“In 1949, L. Wilson Greene, Edgewood Arsenal’s scientific director, typed up a classified report, “Psychochemical Warfare: A New Concept of War,” that called for a search for compounds that would create the same debilitating mental side effects as nerve gas, but without the lethality. “Throughout recorded history, wars have been characterized by death, human misery, and the destruction of property; each major conflict being more catastrophic than the one preceding it,” Greene argued. “I am convinced that it is possible, by means of the techniques of psychochemical warfare, to conquer an enemy without the wholesale killing of his people or the mass destruction of his property.”
In its broad strokes, “Psychochemical Warfare” fit within the evolving ethos at Edgewood: better fighting through chemistry. The first commanding general of the Army’s Chemical Warfare Service had extolled the “effectiveness and humaneness” of gases: they killed quickly, and kept infrastructure intact. Psychochemical warfare certainly promised a form of conflict less deadly than clouds of sarin—even more humane, in that sense, perhaps. But Greene did not want to elevate consciousness; he wanted to debilitate, in ways that would inspire terror. As he put it, “The symptoms which are considered to be of value in strategic and tactical operations include the following: fits or seizures, dizziness, fear, panic, hysteria, hallucinations, migraine, delirium, extreme depression, notions of hopelessness, lack of initiative to do even simple things, suicidal mania.”
Greene drew up a list of chemicals to investigate, ranging from barbiturates to carbon monoxide, and he urged a deeper inquiry into the psychological effects of nerve gas. […]
In the mid-nineteen-fifties, psychochemical warfare was formally added to Edgewood’s clinical research, and approval was granted to recruit soldiers from around the country for the experiments, in a systematic effort called the Medical Research Volunteer Program. The Army assured Congress that the chemicals were “perfectly safe” and offered “a new vista of controlling people without any deaths”—even though early efforts to make weapons from mescaline and LSD were dropped, because the drugs were too unsafe or too unpredictable. […]
Edgewood began reviewing hundreds of chemicals, many provided by pharmaceutical companies. One officer remarked, “The characteristics we are looking for in these agents are in general exactly opposite to what the pharmaceutical firms want in drugs, that is the undesirable side effects.”
— Raffi Khatchadourian in “Operation Delirium: Inside the U.S. Military’s Chemical Weapon’s Tests” (New Yorker, 17 December 2012)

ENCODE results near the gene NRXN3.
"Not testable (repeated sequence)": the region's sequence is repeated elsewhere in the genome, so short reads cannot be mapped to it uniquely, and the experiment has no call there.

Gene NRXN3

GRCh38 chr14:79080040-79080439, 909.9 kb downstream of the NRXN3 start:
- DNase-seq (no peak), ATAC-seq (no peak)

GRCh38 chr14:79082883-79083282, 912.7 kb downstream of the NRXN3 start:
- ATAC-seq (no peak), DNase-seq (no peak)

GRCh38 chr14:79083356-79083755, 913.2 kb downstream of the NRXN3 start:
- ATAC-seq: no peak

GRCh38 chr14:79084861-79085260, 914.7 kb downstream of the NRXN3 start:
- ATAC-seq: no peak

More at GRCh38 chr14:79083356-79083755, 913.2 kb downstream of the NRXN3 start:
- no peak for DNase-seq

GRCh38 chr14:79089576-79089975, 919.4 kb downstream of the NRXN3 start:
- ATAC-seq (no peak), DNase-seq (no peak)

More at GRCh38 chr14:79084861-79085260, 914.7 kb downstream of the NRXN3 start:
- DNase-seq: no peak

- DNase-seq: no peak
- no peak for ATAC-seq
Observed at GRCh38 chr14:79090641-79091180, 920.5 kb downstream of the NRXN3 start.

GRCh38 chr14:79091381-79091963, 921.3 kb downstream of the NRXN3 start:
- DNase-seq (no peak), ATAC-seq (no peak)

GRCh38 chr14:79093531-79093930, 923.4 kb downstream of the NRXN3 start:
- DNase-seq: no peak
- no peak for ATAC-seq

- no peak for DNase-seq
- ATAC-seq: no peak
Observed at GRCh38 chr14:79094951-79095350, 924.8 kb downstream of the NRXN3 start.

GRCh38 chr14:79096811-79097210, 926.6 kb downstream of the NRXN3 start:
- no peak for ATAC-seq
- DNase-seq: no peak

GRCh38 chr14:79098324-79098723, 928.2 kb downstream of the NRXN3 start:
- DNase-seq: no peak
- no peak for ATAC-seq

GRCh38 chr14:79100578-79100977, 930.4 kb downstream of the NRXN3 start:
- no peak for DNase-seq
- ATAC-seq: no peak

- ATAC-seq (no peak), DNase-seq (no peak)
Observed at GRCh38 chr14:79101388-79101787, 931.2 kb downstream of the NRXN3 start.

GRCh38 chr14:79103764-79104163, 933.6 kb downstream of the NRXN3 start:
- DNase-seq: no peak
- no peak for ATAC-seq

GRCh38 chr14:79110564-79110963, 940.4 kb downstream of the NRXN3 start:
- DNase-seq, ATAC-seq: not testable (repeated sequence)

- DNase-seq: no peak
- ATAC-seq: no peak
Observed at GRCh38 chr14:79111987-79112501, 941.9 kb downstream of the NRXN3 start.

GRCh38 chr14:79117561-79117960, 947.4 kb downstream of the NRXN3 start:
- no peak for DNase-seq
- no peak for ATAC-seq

“PSYOPS have been used throughout history to influence attitudes and behaviours of people, leaders and key communicators. The dense and ubiquitous nature of today’s global information environment, coupled with NATO’s involvement in non-Article 5 Crisis Response Operations, have dramatically increased the demand and importance of effective PSYOPS. In today’s Information Age, NATO can expect to operate for an extended period of time in an area where sophisticated, indigenous media compete for influence over the perceptions of local audiences. The organisation, state, or entity more able to effectively influence the understanding of a crisis or conflict, especially managing the perceptions of particular target audiences, will likely be the most successful. PSYOPS are conducted to convey selected information and indicators to governments, organisations, groups and individuals, with the aim of influencing their emotions, attitudes, motives, perceptions, reasoning and ultimately their behaviour and decisions.”
(Excerpt from “Strategic Communications: How NATO Shapes and Manipulates Public Opinion“, a declassified document released on Public Intelligence)
A Californian corporation has been awarded a contract with United States Central Command (Centcom), which oversees US armed operations in the Middle East and Central Asia, to develop what is described as an “online persona management service” that will allow one US serviceman or woman to control up to 10 separate identities based all over the world. […]
The Centcom contract stipulates that each fake online persona must have a convincing background, history and supporting details, and that up to 50 US-based controllers should be able to operate false identities from their workstations “without fear of being discovered by sophisticated adversaries”. […]
Once developed, the software could allow US service personnel, working around the clock in one location, to respond to emerging online conversations with any number of co-ordinated messages, blogposts, chatroom posts and other interventions. Details of the contract suggest this location would be MacDill air force base near Tampa, Florida, home of US Special Operations Command.
Centcom’s contract requires for each controller the provision of one “virtual private server” located in the United States and others appearing to be outside the US to give the impression the fake personas are real people located in different parts of the world.
It also calls for “traffic mixing”, blending the persona controllers’ internet usage with the usage of people outside Centcom in a manner that must offer “excellent cover and powerful deniability”.’
(Source: Fielding, Nick & Cobain, Ian. “U.S. Military Creating Software to Manipulate Social Media“. Guardian, 17 March 2011)